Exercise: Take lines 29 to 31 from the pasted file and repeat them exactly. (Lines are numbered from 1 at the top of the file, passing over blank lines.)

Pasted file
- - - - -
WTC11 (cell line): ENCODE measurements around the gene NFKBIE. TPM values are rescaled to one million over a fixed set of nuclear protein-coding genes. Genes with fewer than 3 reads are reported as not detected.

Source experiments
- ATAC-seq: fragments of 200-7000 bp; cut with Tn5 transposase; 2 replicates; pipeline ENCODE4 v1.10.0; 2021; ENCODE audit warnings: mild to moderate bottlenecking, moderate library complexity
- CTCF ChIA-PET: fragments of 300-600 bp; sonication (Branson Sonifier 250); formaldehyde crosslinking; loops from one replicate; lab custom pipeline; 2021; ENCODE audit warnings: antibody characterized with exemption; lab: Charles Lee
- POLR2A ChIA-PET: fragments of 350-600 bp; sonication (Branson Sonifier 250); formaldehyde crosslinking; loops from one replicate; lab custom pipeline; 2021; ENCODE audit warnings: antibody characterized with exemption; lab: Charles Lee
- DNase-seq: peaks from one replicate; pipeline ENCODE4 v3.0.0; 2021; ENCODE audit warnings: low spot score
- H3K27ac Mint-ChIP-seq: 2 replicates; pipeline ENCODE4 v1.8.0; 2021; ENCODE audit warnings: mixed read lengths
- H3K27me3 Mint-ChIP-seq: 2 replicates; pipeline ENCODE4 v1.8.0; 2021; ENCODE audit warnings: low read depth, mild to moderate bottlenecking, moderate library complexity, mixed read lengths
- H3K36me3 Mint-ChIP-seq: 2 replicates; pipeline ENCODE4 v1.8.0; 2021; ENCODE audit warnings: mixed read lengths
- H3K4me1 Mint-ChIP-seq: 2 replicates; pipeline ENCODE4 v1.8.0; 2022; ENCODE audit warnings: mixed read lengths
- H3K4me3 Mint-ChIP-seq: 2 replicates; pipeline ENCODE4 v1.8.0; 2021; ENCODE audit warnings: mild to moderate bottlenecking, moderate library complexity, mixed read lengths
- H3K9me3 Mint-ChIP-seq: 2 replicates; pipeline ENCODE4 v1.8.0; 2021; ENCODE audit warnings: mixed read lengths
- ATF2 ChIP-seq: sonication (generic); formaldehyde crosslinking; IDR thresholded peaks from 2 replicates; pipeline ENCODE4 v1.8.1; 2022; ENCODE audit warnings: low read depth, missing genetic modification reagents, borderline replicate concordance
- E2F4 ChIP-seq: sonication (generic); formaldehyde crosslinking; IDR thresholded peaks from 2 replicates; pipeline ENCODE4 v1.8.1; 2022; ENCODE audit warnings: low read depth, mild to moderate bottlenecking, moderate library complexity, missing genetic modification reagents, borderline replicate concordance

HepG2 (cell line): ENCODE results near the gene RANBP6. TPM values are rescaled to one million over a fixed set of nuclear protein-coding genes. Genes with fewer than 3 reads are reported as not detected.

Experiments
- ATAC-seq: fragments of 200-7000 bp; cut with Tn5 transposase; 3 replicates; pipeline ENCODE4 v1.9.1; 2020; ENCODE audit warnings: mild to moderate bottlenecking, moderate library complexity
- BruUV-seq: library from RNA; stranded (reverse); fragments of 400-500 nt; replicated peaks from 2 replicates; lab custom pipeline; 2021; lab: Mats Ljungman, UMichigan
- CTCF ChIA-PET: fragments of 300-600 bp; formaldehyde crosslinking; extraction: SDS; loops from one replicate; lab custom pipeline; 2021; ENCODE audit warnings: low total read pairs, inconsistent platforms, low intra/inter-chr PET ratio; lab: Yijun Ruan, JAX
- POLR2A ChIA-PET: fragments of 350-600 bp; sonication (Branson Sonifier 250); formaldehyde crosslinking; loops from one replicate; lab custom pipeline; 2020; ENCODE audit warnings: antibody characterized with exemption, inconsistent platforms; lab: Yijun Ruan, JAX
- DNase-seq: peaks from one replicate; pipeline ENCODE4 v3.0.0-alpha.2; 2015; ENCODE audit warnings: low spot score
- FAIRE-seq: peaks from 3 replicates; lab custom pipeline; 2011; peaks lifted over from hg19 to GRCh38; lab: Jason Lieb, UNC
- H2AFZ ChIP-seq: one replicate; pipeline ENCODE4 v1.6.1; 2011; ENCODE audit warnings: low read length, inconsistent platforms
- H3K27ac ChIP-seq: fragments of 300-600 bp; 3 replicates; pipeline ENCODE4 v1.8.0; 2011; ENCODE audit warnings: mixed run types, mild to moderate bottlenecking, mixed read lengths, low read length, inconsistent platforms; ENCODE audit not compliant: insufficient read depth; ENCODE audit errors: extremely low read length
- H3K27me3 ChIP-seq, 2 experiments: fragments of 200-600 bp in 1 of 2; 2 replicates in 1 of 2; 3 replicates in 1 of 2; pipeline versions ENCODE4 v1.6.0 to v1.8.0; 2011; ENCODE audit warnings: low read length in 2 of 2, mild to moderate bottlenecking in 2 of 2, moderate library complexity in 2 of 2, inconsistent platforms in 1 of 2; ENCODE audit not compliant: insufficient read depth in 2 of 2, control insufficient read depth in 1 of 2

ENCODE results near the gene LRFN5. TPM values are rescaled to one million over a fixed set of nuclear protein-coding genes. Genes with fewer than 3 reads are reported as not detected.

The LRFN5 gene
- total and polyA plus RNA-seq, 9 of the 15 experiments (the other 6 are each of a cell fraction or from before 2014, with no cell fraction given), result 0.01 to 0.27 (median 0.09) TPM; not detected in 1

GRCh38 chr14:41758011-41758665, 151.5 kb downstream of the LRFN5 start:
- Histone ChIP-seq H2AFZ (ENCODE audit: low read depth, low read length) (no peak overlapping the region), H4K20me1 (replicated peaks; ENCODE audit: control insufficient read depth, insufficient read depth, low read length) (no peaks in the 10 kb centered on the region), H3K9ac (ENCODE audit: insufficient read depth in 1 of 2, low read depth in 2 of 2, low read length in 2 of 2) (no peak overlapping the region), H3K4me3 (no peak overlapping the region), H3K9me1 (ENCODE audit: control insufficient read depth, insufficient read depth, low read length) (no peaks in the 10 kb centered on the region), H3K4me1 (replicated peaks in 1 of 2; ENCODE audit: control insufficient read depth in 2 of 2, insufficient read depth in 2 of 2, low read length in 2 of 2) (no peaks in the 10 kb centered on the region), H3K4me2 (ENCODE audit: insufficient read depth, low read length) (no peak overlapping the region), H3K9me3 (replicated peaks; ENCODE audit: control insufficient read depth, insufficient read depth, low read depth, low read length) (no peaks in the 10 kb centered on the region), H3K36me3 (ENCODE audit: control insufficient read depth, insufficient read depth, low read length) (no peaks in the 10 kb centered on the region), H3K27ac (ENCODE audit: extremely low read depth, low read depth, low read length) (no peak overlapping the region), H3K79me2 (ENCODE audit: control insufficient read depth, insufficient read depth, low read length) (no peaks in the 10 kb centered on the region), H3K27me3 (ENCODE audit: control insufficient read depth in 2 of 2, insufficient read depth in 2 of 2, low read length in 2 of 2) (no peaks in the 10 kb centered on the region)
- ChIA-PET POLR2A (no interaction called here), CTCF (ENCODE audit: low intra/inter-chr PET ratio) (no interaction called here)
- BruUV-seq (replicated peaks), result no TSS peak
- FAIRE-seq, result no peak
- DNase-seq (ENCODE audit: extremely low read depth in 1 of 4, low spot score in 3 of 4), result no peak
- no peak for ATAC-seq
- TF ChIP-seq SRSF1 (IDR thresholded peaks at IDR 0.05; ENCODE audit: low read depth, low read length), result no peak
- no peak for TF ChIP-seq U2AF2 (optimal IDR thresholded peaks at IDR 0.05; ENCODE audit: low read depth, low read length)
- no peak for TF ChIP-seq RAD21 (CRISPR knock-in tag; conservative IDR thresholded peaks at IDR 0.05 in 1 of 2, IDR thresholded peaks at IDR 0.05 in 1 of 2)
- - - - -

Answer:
GRCh38 chr14:41758011-41758665, 151.5 kb downstream of the LRFN5 start:
- Histone ChIP-seq H2AFZ (ENCODE audit: low read depth, low read length) (no peak overlapping the region), H4K20me1 (replicated peaks; ENCODE audit: control insufficient read depth, insufficient read depth, low read length) (no peaks in the 10 kb centered on the region), H3K9ac (ENCODE audit: insufficient read depth in 1 of 2, low read depth in 2 of 2, low read length in 2 of 2) (no peak overlapping the region), H3K4me3 (no peak overlapping the region), H3K9me1 (ENCODE audit: control insufficient read depth, insufficient read depth, low read length) (no peaks in the 10 kb centered on the region), H3K4me1 (replicated peaks in 1 of 2; ENCODE audit: control insufficient read depth in 2 of 2, insufficient read depth in 2 of 2, low read length in 2 of 2) (no peaks in the 10 kb centered on the region), H3K4me2 (ENCODE audit: insufficient read depth, low read length) (no peak overlapping the region), H3K9me3 (replicated peaks; ENCODE audit: control insufficient read depth, insufficient read depth, low read depth, low read length) (no peaks in the 10 kb centered on the region), H3K36me3 (ENCODE audit: control insufficient read depth, insufficient read depth, low read length) (no peaks in the 10 kb centered on the region), H3K27ac (ENCODE audit: extremely low read depth, low read depth, low read length) (no peak overlapping the region), H3K79me2 (ENCODE audit: control insufficient read depth, insufficient read depth, low read length) (no peaks in the 10 kb centered on the region), H3K27me3 (ENCODE audit: control insufficient read depth in 2 of 2, insufficient read depth in 2 of 2, low read length in 2 of 2) (no peaks in the 10 kb centered on the region)
- ChIA-PET POLR2A (no interaction called here), CTCF (ENCODE audit: low intra/inter-chr PET ratio) (no interaction called here)